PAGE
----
Inkblot by Michael David Winery, Cabernet Franc, Lodi, California.



Mainly Cabernet Franc, with small amounts of Cabernet Sauvignon and Petite Sirah blended in.



  • Have you ever been head-butted in the face by a wine? No? Pour yourself a glass of the Inkblot and you will be!
    The name should give you a not-so-subtle clue as to what the Michael~David winery are trying to achieve with this juice! With that said, Michael~David aren’t exactly known for their subtle style of winemaking anyway. The aim of the game here is to make a wine that is so dark and purple that you could stick an old-fashioned quill in it and sign your name….should you want to…
  • Michael David have actually been making their Inkblot line of wines since 2005, but it’s only recently that they’ve made them readily available to the public, albeit in limited quantities. 300-400 cases was the original level of production the Inkblot was set at and was allocated only to members of its wine club. Production has now been upped to 2,500 cases and for the first time is available in markets outside of California.
  • Only vines that are 25 years and older are used for the Inkblot. If you know anything about grapes you’ll know that the older the vines, the smaller the berries and therefore the higher the skin to juice ratio. This means a higher level of potential flavor and color extraction, and even though Cab Franc isn’t usually associated with wines of ultra-concentrated wines, that is exactly what we have here!
  • Michael and David Phillips are the gents behind the Michael David winery. As is the story with a great number of Lodi winemakers, farming has been in their blood for many generations, but it wasn’t always about the grapes. In the 1860’s, the majority of acreage on the Phillips’ farm was devoted to growing vegetables.
  • The story goes that during Prohibition (the illegal sale, manufacture and transportation of alcohol from 1920-1933), the Phillips family planted and maintained a sizeable amount of wine grape vineyard acreage. Why would they do such a thing if winemaking was illegal? Well; whereas most of the wineries in California just called it quits, even though winemaking wasn’t allowed, what they could do (and what the Philips family did do) was sell their grapes along with written instructions on “how not to have these grapes turn into wine.” Genius!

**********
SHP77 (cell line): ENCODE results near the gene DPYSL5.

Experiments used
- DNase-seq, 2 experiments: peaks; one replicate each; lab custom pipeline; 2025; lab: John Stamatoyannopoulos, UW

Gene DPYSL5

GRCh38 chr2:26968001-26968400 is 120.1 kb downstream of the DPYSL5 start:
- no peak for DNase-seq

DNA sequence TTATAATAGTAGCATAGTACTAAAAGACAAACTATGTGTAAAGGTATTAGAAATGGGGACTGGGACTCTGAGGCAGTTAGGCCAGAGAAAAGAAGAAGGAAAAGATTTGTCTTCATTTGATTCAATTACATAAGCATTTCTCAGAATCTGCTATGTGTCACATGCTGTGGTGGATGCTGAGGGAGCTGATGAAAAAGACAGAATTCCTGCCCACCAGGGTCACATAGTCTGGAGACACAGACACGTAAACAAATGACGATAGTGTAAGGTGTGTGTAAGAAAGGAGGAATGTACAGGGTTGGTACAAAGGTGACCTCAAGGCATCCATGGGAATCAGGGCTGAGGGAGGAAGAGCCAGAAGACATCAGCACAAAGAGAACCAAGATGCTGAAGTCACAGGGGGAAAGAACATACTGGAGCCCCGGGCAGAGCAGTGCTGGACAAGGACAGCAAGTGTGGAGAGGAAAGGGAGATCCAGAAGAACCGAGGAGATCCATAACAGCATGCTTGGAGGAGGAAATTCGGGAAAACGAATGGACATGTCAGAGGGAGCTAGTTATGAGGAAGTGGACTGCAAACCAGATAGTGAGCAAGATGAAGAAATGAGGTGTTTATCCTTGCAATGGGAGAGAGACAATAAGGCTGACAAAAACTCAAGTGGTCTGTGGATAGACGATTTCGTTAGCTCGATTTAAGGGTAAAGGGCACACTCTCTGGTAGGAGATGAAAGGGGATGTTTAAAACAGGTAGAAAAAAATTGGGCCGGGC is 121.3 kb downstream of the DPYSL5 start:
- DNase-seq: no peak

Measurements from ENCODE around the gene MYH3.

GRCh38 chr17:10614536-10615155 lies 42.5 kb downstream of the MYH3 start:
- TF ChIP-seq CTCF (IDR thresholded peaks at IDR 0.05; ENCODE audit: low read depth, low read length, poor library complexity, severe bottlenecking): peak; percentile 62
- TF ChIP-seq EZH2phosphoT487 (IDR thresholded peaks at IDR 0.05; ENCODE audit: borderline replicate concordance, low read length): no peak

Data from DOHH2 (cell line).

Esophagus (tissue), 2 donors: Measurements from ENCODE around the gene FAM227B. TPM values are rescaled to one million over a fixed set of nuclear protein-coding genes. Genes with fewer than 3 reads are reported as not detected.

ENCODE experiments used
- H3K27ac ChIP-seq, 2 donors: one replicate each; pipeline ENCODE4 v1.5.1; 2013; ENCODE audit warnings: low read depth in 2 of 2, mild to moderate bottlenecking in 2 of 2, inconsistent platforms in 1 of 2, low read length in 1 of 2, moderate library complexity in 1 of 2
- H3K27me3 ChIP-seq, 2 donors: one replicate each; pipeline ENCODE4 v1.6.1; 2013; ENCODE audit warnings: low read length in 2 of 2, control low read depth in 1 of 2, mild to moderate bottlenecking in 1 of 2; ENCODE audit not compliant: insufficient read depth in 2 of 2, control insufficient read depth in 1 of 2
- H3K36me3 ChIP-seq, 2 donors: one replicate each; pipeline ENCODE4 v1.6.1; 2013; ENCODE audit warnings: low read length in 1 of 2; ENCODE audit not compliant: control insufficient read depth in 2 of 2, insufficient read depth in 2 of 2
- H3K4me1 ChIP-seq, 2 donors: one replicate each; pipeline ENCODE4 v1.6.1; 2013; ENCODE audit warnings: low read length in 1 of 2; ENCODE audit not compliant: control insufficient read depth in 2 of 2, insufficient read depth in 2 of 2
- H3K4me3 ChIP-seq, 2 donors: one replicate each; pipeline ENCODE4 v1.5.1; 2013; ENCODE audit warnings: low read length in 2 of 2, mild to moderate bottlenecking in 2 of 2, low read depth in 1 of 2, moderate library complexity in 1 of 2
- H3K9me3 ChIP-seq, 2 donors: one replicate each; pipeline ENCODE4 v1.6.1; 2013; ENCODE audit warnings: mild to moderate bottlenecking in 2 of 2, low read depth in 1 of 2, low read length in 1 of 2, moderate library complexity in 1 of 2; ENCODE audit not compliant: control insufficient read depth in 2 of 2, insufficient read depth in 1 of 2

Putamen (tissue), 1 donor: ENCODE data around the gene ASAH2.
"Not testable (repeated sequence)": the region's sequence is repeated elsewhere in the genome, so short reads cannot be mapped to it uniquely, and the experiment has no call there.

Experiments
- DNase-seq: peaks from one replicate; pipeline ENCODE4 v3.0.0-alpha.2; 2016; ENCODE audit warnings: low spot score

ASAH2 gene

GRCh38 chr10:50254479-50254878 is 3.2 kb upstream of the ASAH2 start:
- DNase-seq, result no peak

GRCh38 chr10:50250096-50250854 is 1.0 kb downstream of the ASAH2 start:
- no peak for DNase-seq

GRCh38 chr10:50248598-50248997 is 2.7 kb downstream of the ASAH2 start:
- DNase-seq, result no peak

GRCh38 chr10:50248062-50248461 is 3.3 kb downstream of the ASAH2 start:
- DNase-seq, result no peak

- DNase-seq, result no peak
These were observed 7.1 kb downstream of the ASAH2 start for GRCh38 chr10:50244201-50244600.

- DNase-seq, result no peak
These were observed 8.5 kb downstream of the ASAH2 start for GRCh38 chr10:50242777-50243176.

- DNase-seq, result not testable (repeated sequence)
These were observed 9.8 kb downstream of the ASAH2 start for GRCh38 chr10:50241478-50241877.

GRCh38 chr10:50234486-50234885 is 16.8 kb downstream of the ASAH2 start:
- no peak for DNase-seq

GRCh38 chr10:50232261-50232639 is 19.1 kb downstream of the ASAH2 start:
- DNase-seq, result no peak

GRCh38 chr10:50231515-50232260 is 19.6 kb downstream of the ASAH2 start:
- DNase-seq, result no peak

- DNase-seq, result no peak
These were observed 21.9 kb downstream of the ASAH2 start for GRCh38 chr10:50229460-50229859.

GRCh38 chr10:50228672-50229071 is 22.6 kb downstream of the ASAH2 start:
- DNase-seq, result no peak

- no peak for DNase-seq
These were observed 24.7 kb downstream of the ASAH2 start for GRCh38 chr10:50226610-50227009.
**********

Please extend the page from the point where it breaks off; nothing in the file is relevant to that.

Lodi-Wine-MapPlace (click map for larger view)

  • Wine production in the Lodi region of California is mainly focused towards reds, with around 70% of the vine acreage being dedicated to red grapes. Zin is king (the region has some of the oldest Zinfandel vines in CA) and Cab, Merlot, and Chardonnay (for the most part) makes up the rest of the vineyard acreage.
  • The climate in Lodi is very similar to that of the Mediterranean i.e. warm and dry with modest rainfall. For this reason, “subtlety” is not a word that is thrown around too much in the region, as the generally grapes ripen without much of a worry that they’re not going to get enough sunlight.
  • Lodi has been a major grape growing region since the 1850’s. Today, the area has 100,000 acres of wine grapes, farmed by more than 750 growers.
  • The Lodi appellation was only approved for AVA (American Viticulture Area) status in 1986.
  • The Lodi region accounts for 20% of California’s total wine grape production. To put this into perspective for you, that’s more than Sonoma and Napa combined!



Dense and thick, the only way you see through this wine in the glass is if you’re wearing x-ray specs. The bell pepper and “green” flavors that you’ll usually find with Cabernet Franc were killed (without remorse) in a drive-by-shooting…by a purple and black car driven by blackcurrant, with very intense plums in the passenger seat. Thick raspberry jam, pencil lead and coconut husk were all in the backseat staying reasonably quiet. The Loire valley “style” (the original home of Cabernet Franc in France) is bound and gagged in the trunk. With all that said, the “ride” will still be fairly smooth if you give all those flavors time to breath. Still, you might want to keep a cellphone handy (with 9-1-1 already dialed) in-case this wine tries to beat you up! At 15.2% alcohol, it wouldn’t be that difficult…



Pair as you would with an Aussie Shiraz, Californian Zin or other wine with a high ABV. Steak, burgers with mild BBQ sauce and maybe lamb chops. Lay-off the spice or your head will explode.



$35 – Limited availability from and a few select restaurants/retailers around the U.S.


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